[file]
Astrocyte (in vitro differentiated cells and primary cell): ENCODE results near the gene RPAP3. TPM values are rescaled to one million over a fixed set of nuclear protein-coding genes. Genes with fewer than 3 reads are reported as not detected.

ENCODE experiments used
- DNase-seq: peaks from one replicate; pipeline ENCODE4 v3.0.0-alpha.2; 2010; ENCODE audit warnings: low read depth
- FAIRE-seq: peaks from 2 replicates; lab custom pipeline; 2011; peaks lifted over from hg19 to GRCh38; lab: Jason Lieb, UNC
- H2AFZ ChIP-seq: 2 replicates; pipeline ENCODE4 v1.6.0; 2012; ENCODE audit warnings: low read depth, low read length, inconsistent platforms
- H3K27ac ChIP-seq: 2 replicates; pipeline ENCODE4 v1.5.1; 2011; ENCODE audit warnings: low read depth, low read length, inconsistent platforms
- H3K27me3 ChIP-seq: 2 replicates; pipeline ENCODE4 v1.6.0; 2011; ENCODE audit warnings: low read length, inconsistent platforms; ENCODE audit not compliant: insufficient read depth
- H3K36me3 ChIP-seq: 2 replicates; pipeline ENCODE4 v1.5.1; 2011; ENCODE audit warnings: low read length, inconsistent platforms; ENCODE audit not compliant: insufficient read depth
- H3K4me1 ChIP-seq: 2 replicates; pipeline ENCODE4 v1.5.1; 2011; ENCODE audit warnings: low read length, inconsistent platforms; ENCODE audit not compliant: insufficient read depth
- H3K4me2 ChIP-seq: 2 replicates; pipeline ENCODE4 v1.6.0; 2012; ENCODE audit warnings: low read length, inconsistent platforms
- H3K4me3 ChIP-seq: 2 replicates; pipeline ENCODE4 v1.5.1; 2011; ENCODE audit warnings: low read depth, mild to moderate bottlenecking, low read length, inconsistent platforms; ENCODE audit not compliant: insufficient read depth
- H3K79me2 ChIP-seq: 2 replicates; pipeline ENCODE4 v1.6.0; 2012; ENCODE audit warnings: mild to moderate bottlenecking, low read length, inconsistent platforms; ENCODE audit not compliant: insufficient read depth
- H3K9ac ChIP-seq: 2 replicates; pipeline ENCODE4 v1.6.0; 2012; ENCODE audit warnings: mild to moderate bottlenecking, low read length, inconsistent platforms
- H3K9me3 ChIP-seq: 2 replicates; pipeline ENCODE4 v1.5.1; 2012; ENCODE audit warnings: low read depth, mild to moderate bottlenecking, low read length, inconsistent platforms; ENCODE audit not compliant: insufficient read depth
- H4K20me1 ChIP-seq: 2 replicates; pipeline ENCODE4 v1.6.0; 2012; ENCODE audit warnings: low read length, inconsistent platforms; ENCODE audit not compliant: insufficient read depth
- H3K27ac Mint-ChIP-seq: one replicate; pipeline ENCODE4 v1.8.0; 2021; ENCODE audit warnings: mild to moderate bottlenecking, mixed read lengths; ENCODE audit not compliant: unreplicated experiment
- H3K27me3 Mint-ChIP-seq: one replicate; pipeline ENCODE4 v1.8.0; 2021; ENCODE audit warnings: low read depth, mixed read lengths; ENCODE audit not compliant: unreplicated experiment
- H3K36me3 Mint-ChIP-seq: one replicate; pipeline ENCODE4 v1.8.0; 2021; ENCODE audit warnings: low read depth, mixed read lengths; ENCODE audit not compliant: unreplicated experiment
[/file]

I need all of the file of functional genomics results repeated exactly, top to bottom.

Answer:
Astrocyte (in vitro differentiated cells and primary cell): ENCODE results near the gene RPAP3. TPM values are rescaled to one million over a fixed set of nuclear protein-coding genes. Genes with fewer than 3 reads are reported as not detected.

ENCODE experiments used
- DNase-seq: peaks from one replicate; pipeline ENCODE4 v3.0.0-alpha.2; 2010; ENCODE audit warnings: low read depth
- FAIRE-seq: peaks from 2 replicates; lab custom pipeline; 2011; peaks lifted over from hg19 to GRCh38; lab: Jason Lieb, UNC
- H2AFZ ChIP-seq: 2 replicates; pipeline ENCODE4 v1.6.0; 2012; ENCODE audit warnings: low read depth, low read length, inconsistent platforms
- H3K27ac ChIP-seq: 2 replicates; pipeline ENCODE4 v1.5.1; 2011; ENCODE audit warnings: low read depth, low read length, inconsistent platforms
- H3K27me3 ChIP-seq: 2 replicates; pipeline ENCODE4 v1.6.0; 2011; ENCODE audit warnings: low read length, inconsistent platforms; ENCODE audit not compliant: insufficient read depth
- H3K36me3 ChIP-seq: 2 replicates; pipeline ENCODE4 v1.5.1; 2011; ENCODE audit warnings: low read length, inconsistent platforms; ENCODE audit not compliant: insufficient read depth
- H3K4me1 ChIP-seq: 2 replicates; pipeline ENCODE4 v1.5.1; 2011; ENCODE audit warnings: low read length, inconsistent platforms; ENCODE audit not compliant: insufficient read depth
- H3K4me2 ChIP-seq: 2 replicates; pipeline ENCODE4 v1.6.0; 2012; ENCODE audit warnings: low read length, inconsistent platforms
- H3K4me3 ChIP-seq: 2 replicates; pipeline ENCODE4 v1.5.1; 2011; ENCODE audit warnings: low read depth, mild to moderate bottlenecking, low read length, inconsistent platforms; ENCODE audit not compliant: insufficient read depth
- H3K79me2 ChIP-seq: 2 replicates; pipeline ENCODE4 v1.6.0; 2012; ENCODE audit warnings: mild to moderate bottlenecking, low read length, inconsistent platforms; ENCODE audit not compliant: insufficient read depth
- H3K9ac ChIP-seq: 2 replicates; pipeline ENCODE4 v1.6.0; 2012; ENCODE audit warnings: mild to moderate bottlenecking, low read length, inconsistent platforms
- H3K9me3 ChIP-seq: 2 replicates; pipeline ENCODE4 v1.5.1; 2012; ENCODE audit warnings: low read depth, mild to moderate bottlenecking, low read length, inconsistent platforms; ENCODE audit not compliant: insufficient read depth
- H4K20me1 ChIP-seq: 2 replicates; pipeline ENCODE4 v1.6.0; 2012; ENCODE audit warnings: low read length, inconsistent platforms; ENCODE audit not compliant: insufficient read depth
- H3K27ac Mint-ChIP-seq: one replicate; pipeline ENCODE4 v1.8.0; 2021; ENCODE audit warnings: mild to moderate bottlenecking, mixed read lengths; ENCODE audit not compliant: unreplicated experiment
- H3K27me3 Mint-ChIP-seq: one replicate; pipeline ENCODE4 v1.8.0; 2021; ENCODE audit warnings: low read depth, mixed read lengths; ENCODE audit not compliant: unreplicated experiment
- H3K36me3 Mint-ChIP-seq: one replicate; pipeline ENCODE4 v1.8.0; 2021; ENCODE audit warnings: low read depth, mixed read lengths; ENCODE audit not compliant: unreplicated experiment